The purpose of this research was to find new ways to do research in areas that are difficult to reach, and therefore research with traditional methods such as interviews, survey, field work.
In our case, we looked at regions where the Rakhine people are located. The Rakhine people are an ethnic group with whom the central government in Myanmar has had a series of conflicts and tensions, and what little we knew based on some individual accounts of people who had been there and some limited journalistic accounts. This was not enough to make reliable conclusions about what has been happening in the area, and we wanted to explore the change over time in environmental, social and economic domains.
This research has yielded a couple of findings:
First, we found that the methodology we used still needed to be developed, especially in terms of the kind of indicators that can be used to draw conclusions. Many indicators can be used to estimate the social, environmental and economic situations of the areas, and it is important to know which to use where (for instance, one can estimate the economic state of an area by looking at the state of roofs on houses). It is important that future research explores in more detail these indicators and finds new ones.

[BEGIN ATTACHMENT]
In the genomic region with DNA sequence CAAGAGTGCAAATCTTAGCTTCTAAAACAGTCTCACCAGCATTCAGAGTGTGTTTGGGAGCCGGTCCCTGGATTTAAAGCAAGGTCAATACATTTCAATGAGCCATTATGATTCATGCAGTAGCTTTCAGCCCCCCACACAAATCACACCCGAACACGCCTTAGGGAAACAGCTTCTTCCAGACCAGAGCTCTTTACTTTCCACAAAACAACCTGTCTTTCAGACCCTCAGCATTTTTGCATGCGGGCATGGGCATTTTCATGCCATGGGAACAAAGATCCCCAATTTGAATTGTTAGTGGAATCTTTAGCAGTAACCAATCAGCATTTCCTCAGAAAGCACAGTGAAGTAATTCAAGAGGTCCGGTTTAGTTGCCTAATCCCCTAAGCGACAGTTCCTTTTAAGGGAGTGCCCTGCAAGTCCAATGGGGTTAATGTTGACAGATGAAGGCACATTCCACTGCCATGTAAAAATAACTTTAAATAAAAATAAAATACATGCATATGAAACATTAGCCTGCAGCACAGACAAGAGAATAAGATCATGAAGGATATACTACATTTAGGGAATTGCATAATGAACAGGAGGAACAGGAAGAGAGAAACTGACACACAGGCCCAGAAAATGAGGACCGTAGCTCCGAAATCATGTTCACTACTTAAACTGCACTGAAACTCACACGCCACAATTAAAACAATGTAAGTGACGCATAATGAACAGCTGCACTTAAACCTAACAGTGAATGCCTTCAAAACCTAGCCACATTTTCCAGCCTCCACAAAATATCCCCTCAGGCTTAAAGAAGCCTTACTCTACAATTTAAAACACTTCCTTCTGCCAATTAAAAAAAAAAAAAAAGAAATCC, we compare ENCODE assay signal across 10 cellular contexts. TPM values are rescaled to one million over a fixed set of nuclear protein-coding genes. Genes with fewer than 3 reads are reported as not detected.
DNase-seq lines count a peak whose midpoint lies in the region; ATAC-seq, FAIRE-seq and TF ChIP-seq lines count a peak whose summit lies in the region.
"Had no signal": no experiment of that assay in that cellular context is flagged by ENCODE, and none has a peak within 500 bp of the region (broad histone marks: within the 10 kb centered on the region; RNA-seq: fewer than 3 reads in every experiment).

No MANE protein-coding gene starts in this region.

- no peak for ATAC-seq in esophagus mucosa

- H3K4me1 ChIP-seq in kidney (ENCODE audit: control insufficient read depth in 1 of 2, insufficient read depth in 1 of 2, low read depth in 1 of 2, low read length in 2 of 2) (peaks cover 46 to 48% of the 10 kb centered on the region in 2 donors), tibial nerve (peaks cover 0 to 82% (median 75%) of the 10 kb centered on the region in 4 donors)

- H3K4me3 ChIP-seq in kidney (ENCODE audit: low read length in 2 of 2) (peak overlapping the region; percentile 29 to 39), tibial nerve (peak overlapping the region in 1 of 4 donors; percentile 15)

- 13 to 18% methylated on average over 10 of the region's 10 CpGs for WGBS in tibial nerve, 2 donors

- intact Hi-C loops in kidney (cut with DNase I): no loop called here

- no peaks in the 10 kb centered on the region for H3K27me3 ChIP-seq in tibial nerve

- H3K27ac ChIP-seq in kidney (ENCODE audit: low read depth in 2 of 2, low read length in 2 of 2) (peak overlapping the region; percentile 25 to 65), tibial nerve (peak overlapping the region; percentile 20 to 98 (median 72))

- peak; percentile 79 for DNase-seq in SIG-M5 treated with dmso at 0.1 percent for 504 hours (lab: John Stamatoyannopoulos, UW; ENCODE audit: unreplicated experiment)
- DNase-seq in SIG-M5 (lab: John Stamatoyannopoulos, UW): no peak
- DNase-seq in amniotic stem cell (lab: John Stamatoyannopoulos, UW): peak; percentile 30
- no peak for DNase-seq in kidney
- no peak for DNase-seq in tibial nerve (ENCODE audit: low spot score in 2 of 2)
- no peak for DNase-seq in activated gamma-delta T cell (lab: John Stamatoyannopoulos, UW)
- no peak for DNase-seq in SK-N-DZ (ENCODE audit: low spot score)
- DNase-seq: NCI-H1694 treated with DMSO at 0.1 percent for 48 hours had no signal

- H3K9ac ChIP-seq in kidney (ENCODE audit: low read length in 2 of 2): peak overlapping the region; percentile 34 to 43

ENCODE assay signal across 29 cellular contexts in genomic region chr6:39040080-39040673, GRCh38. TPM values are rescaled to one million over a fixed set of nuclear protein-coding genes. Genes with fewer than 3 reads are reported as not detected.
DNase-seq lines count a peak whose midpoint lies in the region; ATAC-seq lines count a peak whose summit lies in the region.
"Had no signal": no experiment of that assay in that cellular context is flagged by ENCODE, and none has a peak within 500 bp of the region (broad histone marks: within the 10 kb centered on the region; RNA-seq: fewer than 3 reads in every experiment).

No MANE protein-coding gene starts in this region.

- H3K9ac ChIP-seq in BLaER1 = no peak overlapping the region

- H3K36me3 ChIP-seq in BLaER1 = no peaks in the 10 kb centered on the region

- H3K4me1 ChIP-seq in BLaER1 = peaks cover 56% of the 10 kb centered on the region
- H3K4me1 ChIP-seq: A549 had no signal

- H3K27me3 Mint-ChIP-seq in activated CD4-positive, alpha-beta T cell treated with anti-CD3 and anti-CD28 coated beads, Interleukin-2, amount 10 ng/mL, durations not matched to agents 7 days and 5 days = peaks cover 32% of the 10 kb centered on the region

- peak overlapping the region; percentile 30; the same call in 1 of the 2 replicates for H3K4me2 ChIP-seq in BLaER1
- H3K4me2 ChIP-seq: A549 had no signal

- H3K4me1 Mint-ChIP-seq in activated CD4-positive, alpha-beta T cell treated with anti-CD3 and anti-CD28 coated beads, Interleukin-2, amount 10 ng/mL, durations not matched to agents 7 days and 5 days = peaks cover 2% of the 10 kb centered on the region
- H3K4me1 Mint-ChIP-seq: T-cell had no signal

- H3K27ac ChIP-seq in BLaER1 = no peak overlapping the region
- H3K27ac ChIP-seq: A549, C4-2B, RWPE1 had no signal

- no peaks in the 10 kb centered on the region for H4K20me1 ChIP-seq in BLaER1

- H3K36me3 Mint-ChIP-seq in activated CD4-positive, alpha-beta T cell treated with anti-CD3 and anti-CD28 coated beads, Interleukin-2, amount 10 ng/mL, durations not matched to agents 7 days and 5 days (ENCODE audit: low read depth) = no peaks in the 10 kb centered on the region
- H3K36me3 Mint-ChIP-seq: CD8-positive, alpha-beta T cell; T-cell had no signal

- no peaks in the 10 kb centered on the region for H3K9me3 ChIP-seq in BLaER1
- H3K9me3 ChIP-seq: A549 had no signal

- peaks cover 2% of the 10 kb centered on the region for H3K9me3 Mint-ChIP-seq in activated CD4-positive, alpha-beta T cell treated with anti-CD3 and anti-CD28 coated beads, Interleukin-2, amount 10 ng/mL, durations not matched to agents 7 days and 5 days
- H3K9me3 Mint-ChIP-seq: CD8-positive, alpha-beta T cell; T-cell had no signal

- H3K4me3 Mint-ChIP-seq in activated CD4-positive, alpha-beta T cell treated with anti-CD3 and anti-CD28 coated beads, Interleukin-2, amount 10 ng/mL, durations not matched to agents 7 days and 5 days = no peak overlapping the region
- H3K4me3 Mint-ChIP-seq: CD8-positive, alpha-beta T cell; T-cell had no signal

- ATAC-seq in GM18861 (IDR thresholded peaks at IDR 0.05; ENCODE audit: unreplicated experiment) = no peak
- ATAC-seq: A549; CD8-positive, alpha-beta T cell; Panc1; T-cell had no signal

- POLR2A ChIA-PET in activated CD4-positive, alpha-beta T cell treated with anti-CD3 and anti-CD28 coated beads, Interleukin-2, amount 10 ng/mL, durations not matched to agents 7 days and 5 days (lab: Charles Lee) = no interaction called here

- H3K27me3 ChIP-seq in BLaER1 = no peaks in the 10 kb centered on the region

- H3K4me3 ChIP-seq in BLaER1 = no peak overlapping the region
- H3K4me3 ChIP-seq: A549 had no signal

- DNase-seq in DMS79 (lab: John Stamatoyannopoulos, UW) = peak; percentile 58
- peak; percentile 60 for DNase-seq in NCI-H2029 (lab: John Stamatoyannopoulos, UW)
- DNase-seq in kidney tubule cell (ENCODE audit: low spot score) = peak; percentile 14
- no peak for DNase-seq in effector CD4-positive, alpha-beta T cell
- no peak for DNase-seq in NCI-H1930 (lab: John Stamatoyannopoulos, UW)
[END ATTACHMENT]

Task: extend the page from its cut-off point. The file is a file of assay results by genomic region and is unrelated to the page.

Second, we found that the economic, social and environmental situation has largely worsened. Our indicators showed that the range of household income is lower, and deforestation has strongly increased. What we concluded was that the main driver of these tendencies was the 2017 conflict, which has led to impoverishment, deforestation and an overall worsening of the situation in those regions.
We analysed Google Data Storage imagery (high resolution satellite imagery of bordering areas between Myanmar and Bangladesh where Rakhine people live) with machine learning algorithms in order to assess the change over time (from 2012 to 2019) in terms of the environmental, economic and social state of the areas. We used a variety of indicators, from the quantity of trees to the state of roofs on houses.
However, it should be remembered that our research denotes very general dynamics, and we cannot explain specific developments like, for instance, why 5% of hospitals in the areas have different roofs. We can make general conclusions about large-scale developments, but our analysis cannot give us answers for more specific findings.
Another limitations is the fact that our research could be difficult to replicate or do on other areas, because obtaining the satellite imagery we used was expensive. Smaller-scale researchers will not have the access to this equipment.
Aung, S. T., Overland, I., Vakulchuk, R. (2021). Using Satellite Data and Machine Learning to Study Conflict-Induced Environmental and Socioeconomic Destruction in Data-Poor Conflict Areas: The Case of the Rakhine Conflict. Environmental Research Communications, 3, 1-18.